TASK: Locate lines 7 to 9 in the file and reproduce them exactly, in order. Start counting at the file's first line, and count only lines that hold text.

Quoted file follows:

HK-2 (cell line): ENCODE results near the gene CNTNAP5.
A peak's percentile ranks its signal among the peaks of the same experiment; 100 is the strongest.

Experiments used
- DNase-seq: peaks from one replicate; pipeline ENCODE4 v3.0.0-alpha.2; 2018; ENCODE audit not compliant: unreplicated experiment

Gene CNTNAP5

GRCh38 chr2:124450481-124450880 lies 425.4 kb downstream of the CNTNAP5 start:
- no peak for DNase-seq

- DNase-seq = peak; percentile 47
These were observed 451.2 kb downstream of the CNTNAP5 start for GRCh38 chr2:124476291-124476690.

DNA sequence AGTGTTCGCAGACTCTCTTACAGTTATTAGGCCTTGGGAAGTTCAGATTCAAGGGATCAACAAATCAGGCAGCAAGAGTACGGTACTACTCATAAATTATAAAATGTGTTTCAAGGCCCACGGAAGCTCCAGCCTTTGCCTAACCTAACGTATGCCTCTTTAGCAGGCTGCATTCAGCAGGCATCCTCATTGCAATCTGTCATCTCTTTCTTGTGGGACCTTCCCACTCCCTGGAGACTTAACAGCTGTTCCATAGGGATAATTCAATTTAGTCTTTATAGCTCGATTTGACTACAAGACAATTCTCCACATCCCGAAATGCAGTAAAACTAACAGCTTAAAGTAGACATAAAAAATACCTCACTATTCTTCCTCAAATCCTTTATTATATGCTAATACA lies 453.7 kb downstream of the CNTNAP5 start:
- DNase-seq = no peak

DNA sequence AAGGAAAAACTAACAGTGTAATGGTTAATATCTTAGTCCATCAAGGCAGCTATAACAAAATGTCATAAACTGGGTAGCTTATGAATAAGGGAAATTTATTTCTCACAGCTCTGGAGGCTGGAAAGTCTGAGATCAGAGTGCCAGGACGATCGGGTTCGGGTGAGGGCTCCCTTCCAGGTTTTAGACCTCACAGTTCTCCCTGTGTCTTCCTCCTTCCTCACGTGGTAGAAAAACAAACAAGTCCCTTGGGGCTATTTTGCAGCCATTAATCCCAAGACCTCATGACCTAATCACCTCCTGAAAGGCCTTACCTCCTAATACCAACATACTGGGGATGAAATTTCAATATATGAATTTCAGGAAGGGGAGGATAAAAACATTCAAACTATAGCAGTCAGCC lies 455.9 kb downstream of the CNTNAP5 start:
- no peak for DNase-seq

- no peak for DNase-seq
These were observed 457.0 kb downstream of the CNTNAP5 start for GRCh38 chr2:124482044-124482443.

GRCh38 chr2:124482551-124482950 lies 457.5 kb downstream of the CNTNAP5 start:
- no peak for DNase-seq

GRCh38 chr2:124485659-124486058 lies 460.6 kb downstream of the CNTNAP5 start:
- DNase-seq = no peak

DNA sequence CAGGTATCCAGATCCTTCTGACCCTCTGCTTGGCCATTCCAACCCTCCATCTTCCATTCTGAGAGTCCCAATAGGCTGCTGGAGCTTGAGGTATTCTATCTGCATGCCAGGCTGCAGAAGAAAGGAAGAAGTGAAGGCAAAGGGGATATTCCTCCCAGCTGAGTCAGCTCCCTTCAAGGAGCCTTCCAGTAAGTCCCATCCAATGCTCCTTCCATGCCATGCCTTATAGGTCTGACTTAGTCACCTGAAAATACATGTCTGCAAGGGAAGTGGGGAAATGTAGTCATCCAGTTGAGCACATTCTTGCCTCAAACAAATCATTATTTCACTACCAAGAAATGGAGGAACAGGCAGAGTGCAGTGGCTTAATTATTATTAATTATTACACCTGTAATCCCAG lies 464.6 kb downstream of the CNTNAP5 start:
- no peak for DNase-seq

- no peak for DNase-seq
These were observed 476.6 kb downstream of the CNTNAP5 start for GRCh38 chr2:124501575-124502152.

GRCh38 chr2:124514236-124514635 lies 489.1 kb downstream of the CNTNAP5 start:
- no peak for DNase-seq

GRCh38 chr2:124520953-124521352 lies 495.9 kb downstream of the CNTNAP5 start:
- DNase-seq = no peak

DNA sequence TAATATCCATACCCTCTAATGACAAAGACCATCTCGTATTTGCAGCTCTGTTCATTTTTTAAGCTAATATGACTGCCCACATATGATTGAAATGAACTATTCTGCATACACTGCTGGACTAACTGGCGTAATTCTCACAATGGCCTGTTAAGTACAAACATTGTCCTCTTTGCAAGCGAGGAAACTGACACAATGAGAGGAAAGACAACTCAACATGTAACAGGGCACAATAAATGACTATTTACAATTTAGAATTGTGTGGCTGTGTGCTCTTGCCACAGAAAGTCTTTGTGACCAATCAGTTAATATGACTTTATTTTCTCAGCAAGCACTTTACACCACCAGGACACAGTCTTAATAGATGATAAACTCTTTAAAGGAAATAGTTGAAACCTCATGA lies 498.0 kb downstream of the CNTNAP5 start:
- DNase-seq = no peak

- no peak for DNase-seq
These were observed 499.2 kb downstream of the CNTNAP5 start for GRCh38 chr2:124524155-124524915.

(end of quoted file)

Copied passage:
- no peak for DNase-seq

- DNase-seq = peak; percentile 47
These were observed 451.2 kb downstream of the CNTNAP5 start for GRCh38 chr2:124476291-124476690.